New West-born high jumper returns to Swangard

“I’ll definitely be competing at this year’s Harry Jerome track meet,” was the quick assurance given by Michael Mason, Canada’s long-time international high jump competitor in a telephone interview recently.

This year’s Harry Jerome meet takes place at Swangard Stadium on June 20 and New Westminster-born Mason is looking forward to it.

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“I was scheduled to travel to Rome next week for a meet but wanted to be ready for the Jerome by being fully recovered from a tweak in my leg so declined the European trip,” Mason said. “Swangard is one of my favorite venues and you might say my early performances at that Burnaby location got me on my way to being an international competitor.”

Mason brought his natural talent for high jumping to the attention of everyone at the 2002 B.C. High School track and field championships at Swangard. At the time Mason was a 16-year old Grade 10 athlete who represented Vancouver Island’s Ballenas Secondary and on that sunny Saturday afternoon he cleared the high jump bar of 2.12 metres – a phenomenal height for a boy of his age.

That mark broke the-then high school record of 2.11m set in 1974 by Vancouver Tech’s Greg Joy, who would go on to win the high jump silver medal -- and Canada’s only medal in track and field -- at the 1976 Montreal Olympics. Two years after Mason set the new mark, the Grade 12 athlete again won his event at the school championships with a leap of 2.20m to establish a better record that still stands today.

Mason was introduced to high jumping as a 10 year old, after he joined the Oceanside Track Club located close to his parents’ home in Nanoose Bay. A fellow teammate demonstrated to him how to do the Brill Bend and after the young Mason gave it a try he decided that that was the track and field event for him.

“For the next couple of years during the spring and summer months I competed in local meets and took part in several events, but high jumping was always where I had the most success, so (I) just naturally gravitated to that event,” he said.

In his first appearance at the provincials, Mason was introduced to Abbotsford’s high jump coach Ziggy Szelagowicz. For the next two years Mason would make monthly trips to Abbotsford for sessions with Szelagowicz, and those get-togethers set the basis of his early mastery of the event.

Following graduation, Mason spent one year at the University of Kentucky then decided that the American system was not for him.  He returned home, but first was selected to represent Canada at the world junior championships in Italy that year and it was there that Mason secured international recognition by winning a gold medal.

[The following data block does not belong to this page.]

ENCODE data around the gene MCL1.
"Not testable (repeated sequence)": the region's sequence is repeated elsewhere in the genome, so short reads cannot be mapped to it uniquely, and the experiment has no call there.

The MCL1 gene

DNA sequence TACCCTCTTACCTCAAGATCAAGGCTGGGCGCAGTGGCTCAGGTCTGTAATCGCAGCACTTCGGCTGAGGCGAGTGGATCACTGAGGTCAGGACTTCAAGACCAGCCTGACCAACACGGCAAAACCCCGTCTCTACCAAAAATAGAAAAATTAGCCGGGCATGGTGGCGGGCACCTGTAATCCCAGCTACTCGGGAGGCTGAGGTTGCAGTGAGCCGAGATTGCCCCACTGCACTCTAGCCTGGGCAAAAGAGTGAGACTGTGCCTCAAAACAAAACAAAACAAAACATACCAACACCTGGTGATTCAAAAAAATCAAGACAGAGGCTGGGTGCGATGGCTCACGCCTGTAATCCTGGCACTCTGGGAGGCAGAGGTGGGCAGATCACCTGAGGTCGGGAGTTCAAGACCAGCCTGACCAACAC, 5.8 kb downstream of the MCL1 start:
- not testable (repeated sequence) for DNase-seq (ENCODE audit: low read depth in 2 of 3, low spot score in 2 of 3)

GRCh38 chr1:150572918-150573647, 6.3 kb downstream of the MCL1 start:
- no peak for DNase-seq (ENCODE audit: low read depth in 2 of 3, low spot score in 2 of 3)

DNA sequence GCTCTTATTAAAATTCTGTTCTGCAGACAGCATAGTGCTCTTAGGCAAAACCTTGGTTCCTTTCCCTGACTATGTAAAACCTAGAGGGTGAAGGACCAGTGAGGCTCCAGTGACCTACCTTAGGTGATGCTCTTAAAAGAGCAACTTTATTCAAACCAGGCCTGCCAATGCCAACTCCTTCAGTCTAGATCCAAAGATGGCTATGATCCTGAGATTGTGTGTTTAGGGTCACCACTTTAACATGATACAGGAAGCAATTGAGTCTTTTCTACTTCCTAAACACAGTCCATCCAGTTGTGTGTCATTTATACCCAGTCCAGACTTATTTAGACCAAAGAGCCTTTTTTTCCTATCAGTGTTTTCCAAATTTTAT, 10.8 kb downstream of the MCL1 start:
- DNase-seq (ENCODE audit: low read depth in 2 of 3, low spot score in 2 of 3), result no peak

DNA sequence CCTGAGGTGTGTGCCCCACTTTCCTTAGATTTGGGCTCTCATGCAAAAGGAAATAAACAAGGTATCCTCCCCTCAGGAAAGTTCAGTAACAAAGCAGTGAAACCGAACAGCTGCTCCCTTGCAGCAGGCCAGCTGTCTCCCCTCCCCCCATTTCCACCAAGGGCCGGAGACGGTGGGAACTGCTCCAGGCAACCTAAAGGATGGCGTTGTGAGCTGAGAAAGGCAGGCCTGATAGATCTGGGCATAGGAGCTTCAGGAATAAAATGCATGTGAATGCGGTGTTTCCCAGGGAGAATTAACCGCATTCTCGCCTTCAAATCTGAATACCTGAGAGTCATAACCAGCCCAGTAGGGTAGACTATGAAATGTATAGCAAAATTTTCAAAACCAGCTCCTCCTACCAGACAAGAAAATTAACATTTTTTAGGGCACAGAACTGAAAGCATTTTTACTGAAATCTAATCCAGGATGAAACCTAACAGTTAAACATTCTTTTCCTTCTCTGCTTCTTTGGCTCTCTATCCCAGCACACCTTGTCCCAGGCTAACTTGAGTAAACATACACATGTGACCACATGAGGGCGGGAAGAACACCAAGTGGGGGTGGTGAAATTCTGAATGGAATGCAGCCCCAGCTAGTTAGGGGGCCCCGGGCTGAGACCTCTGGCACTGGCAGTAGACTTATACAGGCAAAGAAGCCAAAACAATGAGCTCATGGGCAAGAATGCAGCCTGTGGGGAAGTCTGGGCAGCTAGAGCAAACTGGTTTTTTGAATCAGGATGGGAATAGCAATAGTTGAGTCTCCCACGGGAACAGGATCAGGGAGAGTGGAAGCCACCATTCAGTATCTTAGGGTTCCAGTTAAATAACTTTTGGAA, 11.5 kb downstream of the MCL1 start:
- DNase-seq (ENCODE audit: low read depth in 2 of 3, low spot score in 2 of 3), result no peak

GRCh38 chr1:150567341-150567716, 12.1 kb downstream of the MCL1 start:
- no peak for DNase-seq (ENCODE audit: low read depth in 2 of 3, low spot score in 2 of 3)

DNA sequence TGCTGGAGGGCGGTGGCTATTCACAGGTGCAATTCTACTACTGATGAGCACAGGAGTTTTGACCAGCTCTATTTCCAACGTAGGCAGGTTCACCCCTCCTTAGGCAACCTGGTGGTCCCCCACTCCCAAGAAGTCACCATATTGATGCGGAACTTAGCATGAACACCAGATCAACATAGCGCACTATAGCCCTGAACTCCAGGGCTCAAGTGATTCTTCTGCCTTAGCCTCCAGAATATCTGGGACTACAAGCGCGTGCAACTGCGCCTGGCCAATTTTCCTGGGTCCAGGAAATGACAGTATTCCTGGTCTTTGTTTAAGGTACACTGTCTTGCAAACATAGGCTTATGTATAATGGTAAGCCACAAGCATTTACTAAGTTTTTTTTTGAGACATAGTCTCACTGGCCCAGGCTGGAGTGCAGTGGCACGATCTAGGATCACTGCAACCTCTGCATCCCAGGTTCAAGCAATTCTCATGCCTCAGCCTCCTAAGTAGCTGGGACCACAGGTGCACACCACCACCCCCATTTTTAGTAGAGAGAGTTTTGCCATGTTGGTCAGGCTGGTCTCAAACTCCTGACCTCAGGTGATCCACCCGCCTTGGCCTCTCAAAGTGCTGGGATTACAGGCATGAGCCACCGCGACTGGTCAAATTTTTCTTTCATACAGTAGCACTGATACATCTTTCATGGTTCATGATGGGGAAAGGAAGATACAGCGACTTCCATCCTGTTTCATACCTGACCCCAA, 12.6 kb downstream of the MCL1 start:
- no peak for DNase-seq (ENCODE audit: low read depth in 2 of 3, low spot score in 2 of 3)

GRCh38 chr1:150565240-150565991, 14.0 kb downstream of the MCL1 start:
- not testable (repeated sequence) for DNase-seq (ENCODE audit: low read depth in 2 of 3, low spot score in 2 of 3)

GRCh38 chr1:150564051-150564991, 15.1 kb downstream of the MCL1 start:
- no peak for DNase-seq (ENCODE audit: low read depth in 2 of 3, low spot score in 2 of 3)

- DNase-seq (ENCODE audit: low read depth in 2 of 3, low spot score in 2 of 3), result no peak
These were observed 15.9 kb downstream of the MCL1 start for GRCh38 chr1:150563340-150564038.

He remembers the competition as a tight affair with a number of jumpers clearing the same height of 2.21m.  It took a jump off and then a count back to decide the winner.

“After our final jumps it didn’t actually dawn on me that I was the gold medalist until a number of my fellow competitors came over to shake my hand,” said Mason.

Following the world championships, Mason enrolled at UBC.  He would go on to represent the Thunderbirds at the NAIA championships, winning the high jump for three consecutive years and establishing the meet record in 2006 at a height of 2.22m, a record that still holds.

Beside his world junior championship win, Mason’s other notable performances came in 2006 with a bronze medal (2.19m) at the under-23 world championships, a silver medal at the 2009 University world championships (2.23), bronze at the 2014 Commonwealth Games (2.25m), silver at the Toronto Pan Am Games (2.31) and another silver at the 2018 Toronto NACAC championships (2.28m).

Mike still enjoys competing and he has the support of his wife Janessa and parents Carol and Robert.  For the last few years former Indiana University coach and now Canadian national coach Jeff Huntoon has been working with Mason.

“Jeff understands me and, most importantly as a coach, he is technically very good.  (He) coaches Derek Drouin, the 2016 Olympic champion, when he attended Indiana and continues to be his coach. He keeps me stress free and is always devising ways in which I can improve.” 

What keeps Mason, a proud member of the Nanaimo Track Club, so driven over the many years of demanding training, traveling and competing?

“I enjoy the event and the challenges of competition. (I) have become a student of the event and am learning what I can do with my body that will help me improve,” said Mason. “Most of all, it is the process of always trying to improve that makes taking part in the high jump worthwhile.”

Mason will put his jumping skills to the test at this year’s Harry Jerome (June 20) meet at the same venue where it seemed his lengthy road began 17 years ago.

Tickets for the Jerome Classic are available at


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